Spring/Summer 2017 Diagnostics Specialty Section Bulletin

Spring/Summer 2017 Diagnostics Section Bulletin

Editor
Jeffrey M. Haynes, RRT, RPFT

Pulmonary Function Laboratory
St. Joseph Hospital
Nashua, NH
Work Email: jhaynes@sjhnh.org
Home Email: jhaynes3@comcast.net

Chair:
Katrina Hynes, BAS, RRT, RPFT
Supervisor
Mayo Clinic Pulmonary Evaluation Laboratory
Rochester, MN 55905
(507) 284-4545
Hynes.Katrina@mayo.edu

Former Chair
Matthew J O’Brien, RRT, RPFT
Pulmonary Diagnostic Lab
University of Wisconsin Hospital and Clinics
600 Highland Ave Room E5/520
Madison, WI 53792-5772
(608) 263-7001
Fax: (608) 263-7002
mobrien@uwhealth.org


Technologist’s Notes: Tightening the Reigns on Blood Gas Quality Control Reduces Errors

Jeffrey M. Haynes, RRT, RPFT

A critical step in setting up an effective quality control (QC) program is properly establishing acceptable data limits and variance. Levey-Jennings plots are commonly used to graphically record and display blood gas QC data. Data are plotted longitudinally against the mean value and standard deviations (SD).

The mean value is calculated after performing serial measurements. A minimum of 20 measurements should be made; however, collecting more than 20 measurements is desirable.

An SD is simply the average distance from the mean. The empirical rule states that for normally distributed data (Gaussian or bell curve), 95% of data should fall within ± 2 SD of the mean and 99.7% of data should fall within ± 3 SD of the mean. Alternatively, some laboratories choose to use the mean value and ranges provided in the QC material package insert.

In addition to monitoring Levey-Jennings plots and Westgard rules, laboratory personnel should pay attention to the coefficient of variation (CV). CV is easily calculated: (SD ÷ mean) x 100. It is generally accepted that the CV of diagnostic devices should be ≤ 5%.

This article describes an example of a malfunctioning PO2 electrode that eluded detection due to reliance on QC material package insert ranges and lack of attention to the CV.

Figure 1 shows the Levey-Jennings plot of a PO2 electrode prior to the malfunction. It is clear that the mean (X) value derived from the package insert is significantly higher than the mean of measured values.

fig_1_diag

 

Figure 1. Levey-Jennings plot of a PO2 electrode prior to electrode malfunction. Mean: 54.82 mm Hg; SD: 1.62 mm Hg; CV: 2.95%.

Figure 2 shows a clear change in PO2 accuracy and precision; however, because the blood gas analyzer alert ranges were based on the package insert values, the blood gas analyzer did not categorize these values as out-of-control. In addition, the CV ballooned from 2.95% to 8.16%.

fig_2_diag

Figure 2. Levey-Jennings plot of a PO2 electrode prior to and after electrode malfunction. Mean: 56.74 mm Hg; SD: 4.63 mm Hg; CV: 8.16%

Figure 3 shows how the mean and 2 SD range should be set according to measured values. If these ranges had been used the blood gas analyzer would have alerted clinicians that an out-of-control condition was present.

fig_3_diag

Fig. 3. Levey-Jennings plot of a PO2 electrode prior to and after electrode malfunction. The red solid line represents the true mean of measured values. The dashed red lines represent 2 SD.

Ideally, blood gas QC ranges should be based on measured values, not ranges provided in QC material package inserts. If laboratories choose to use QC ranges from package inserts, they must verify that the measured values fit the ranges. CV should be carefully followed to detect errors in analyzer function.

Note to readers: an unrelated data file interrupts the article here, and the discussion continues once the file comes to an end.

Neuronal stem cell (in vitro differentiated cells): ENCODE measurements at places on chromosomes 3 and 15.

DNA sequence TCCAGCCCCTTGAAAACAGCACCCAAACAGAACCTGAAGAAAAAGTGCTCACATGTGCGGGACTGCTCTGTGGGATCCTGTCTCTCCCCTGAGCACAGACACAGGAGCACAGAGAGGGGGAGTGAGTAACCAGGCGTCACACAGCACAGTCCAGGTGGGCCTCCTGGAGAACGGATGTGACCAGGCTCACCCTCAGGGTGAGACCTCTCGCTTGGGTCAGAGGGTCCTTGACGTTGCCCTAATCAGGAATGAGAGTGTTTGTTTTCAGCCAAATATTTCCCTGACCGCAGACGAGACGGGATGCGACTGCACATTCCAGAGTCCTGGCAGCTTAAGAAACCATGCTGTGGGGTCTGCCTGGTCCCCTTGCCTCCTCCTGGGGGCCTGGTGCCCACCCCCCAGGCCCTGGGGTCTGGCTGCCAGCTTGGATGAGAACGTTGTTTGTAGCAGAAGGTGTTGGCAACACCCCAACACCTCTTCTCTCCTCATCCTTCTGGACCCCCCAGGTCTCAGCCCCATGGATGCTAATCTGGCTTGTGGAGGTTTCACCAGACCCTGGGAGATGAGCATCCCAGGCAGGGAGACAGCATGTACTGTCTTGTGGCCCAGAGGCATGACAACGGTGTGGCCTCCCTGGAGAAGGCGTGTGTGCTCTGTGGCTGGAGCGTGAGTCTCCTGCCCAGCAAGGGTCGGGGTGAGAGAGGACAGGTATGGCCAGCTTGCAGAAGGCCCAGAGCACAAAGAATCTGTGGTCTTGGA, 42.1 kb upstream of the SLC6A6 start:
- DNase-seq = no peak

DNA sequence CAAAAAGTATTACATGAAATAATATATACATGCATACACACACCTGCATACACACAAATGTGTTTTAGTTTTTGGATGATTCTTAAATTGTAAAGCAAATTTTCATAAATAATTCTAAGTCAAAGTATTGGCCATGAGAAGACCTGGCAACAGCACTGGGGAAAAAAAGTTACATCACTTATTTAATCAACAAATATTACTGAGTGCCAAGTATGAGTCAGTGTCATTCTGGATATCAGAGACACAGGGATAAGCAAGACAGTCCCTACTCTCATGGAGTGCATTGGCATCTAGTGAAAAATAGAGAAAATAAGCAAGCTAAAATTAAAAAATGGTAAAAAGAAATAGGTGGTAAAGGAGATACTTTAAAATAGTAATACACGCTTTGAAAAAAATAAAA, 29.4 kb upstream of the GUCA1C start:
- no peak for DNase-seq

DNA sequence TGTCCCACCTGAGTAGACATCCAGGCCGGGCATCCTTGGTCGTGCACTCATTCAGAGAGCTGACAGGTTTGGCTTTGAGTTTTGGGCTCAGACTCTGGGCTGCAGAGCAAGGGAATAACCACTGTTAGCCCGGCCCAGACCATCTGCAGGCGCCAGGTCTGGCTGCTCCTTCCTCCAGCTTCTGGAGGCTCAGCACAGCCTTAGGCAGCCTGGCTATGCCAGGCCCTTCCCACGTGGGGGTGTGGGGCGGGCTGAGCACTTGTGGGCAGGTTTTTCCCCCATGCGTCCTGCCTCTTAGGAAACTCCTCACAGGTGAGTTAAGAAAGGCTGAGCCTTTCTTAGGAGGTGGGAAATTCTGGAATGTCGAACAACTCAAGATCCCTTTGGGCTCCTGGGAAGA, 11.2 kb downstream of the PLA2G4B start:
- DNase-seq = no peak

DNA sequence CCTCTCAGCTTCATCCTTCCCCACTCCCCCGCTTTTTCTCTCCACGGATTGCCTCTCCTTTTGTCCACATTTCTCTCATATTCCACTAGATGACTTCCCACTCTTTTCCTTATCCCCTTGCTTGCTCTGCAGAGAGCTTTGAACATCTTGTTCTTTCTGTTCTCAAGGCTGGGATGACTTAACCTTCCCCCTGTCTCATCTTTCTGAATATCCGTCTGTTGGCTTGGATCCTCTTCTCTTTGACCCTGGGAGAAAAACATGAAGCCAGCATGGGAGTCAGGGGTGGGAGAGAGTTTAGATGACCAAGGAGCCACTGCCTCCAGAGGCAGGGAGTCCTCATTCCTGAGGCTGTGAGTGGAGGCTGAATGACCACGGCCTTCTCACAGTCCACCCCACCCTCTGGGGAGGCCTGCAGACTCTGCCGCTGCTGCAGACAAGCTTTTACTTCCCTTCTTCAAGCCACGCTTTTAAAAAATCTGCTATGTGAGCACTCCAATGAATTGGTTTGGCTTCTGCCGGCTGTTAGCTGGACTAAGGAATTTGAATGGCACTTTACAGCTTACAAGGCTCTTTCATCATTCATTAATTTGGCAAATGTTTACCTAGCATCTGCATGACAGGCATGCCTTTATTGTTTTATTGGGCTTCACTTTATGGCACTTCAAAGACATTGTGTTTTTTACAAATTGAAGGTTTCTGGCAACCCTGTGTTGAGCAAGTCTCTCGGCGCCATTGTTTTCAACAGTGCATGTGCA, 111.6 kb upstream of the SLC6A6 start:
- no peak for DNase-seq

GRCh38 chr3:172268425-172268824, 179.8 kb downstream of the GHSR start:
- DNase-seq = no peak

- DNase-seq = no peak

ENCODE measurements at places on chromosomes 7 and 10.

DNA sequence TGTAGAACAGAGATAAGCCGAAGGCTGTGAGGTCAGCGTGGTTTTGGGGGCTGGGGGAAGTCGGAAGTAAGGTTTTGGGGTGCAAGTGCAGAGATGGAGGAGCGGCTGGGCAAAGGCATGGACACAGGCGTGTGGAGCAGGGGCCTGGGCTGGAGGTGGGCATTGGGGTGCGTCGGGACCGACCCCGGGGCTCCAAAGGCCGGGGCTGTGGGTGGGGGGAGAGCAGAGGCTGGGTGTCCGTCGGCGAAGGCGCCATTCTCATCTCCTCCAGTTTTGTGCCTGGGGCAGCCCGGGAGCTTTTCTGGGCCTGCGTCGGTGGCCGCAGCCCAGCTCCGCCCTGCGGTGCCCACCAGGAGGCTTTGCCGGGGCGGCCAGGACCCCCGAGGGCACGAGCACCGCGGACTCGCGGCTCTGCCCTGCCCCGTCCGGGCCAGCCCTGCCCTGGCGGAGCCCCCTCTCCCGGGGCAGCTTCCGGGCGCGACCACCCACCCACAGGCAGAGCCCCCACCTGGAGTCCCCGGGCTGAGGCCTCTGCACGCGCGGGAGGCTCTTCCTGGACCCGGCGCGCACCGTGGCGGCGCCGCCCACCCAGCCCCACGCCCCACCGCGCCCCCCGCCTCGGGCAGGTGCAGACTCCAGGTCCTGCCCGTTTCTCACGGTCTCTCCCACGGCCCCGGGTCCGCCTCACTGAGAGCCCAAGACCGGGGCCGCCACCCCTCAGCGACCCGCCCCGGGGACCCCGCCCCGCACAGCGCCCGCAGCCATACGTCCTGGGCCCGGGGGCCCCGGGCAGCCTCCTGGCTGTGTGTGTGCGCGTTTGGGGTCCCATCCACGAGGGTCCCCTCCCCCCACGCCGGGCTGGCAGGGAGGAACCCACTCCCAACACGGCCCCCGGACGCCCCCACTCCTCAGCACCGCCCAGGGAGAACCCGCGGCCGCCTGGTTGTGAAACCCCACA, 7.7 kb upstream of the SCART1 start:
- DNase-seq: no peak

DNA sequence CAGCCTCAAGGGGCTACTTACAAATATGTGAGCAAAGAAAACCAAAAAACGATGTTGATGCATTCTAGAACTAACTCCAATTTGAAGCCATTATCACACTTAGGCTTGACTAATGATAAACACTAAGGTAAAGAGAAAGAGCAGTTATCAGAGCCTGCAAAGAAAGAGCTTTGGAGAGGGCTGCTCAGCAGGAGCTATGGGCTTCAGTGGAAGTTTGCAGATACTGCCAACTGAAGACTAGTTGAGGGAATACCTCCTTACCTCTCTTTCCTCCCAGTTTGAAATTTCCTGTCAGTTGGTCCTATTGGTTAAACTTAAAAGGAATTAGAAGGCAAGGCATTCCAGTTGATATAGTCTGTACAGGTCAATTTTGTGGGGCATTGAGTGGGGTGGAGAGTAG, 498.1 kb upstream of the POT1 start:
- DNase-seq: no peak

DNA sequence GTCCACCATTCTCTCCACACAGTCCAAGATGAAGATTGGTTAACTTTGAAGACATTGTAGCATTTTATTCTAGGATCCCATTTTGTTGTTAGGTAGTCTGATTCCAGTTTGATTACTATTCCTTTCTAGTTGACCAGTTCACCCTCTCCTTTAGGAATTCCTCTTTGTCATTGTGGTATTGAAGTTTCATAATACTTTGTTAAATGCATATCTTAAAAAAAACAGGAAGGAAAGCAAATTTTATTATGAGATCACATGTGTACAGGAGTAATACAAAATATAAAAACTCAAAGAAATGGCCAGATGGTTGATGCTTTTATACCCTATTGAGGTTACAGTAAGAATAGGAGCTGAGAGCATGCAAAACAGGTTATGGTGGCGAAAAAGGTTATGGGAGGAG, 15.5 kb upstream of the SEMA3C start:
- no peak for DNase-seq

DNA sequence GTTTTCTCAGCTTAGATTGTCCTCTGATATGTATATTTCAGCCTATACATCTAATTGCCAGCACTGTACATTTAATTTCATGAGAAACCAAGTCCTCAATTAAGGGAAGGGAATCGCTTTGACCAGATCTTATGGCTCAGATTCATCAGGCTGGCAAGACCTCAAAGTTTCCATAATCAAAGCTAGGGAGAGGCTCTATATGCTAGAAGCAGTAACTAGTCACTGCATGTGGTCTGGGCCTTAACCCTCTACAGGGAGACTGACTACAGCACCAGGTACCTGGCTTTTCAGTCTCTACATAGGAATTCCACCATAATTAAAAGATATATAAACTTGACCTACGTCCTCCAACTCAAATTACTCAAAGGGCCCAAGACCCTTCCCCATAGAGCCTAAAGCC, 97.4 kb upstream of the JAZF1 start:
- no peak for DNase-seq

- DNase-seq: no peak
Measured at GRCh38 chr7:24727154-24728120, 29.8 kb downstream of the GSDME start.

Highlights of the 2017 ERS/ATS DLCO Guideline

Jeffrey M. Haynes, RRT, RPFT, FAARC

The European Respiratory Society (ERS) and American Thoracic Society (ATS) published a new DLCO guideline in the European Respiratory Journal in January.1 The last ATS/ERS guideline was published back in 2005.2 Some of the new recommendations will be fairly easy for manufacturers and clinicians to implement, while others may be more challenging. This article provides a brief overview of some of the changes in the new guideline.

Calibration and quality

The 3L calibration check of the volume-measuring component of the DLCO system is now 3L±75ml (2.5%), tighter than the current standard for spirometers.3 The preferred DLCO simulation method will be a 3L calibration syringe. The simulation can be performed twice, once with a full syringe of test gas and again with 1L of air mixed with the test gas. This technique will provide a two-point simulation. An acceptable DLCO simulation value is < 0.5 ml/min/mm Hg and the acceptable VA simulation value is 3L±0.3L. Acceptable biologic control values are < 12% of the average value or within 3 ml/min/mm Hg of the average value.

Test methodology

Carbon monoxide and tracer gas concentration are commonly plotted against time; however, the new recommendation is to plot these gas concentrations against volume. DLCO systems will be expected to measure deadspace via Fowler’s technique (as opposed to using fixed estimates). In addition, calculation of alveolar volume should be done with all available exhaled tracer gas.

The 2005 guideline recommends allowing four minutes to elapse between test maneuvers to allow clearing of the test gas from the alveoli. However, the 2017 guideline recognizes that rapid gas analyzers allow technologists to measure exhaled carbon monoxide and tracer gas to determine alveolar clearance. DLCO adjustment for barometric pressure is also recommended.

Acceptability and repeatability

Important changes to acceptability and repeatability criteria have been made. An accepted inspired volume has increased from 85% of the best vital capacity to 90% of the best vital capacity. An inspired volume of 85% will still be deemed acceptable if the alveolar volume is within 200 ml or 5% (whichever is greater) of the largest alveolar volume value from another acceptable maneuver with an inspired volume ≥ 90% of the best vital capacity.

Repeatability criteria continue to require at least two acceptable maneuvers; however, the variability is now 2 ml/min/mm Hg, tighter than the previous recommendation of 3 ml/min/mm Hg.2 A test quality grading system has been developed as depicted in the table below.

Table 1. DLCO Test Quality Scoring System

Score               VI/VC              BHTIME            Sample Time

A                     ≥ 90%*           8-12 s                          ≤ 4 s

B                     ≥ 85%             8-12 s                          ≤ 4 s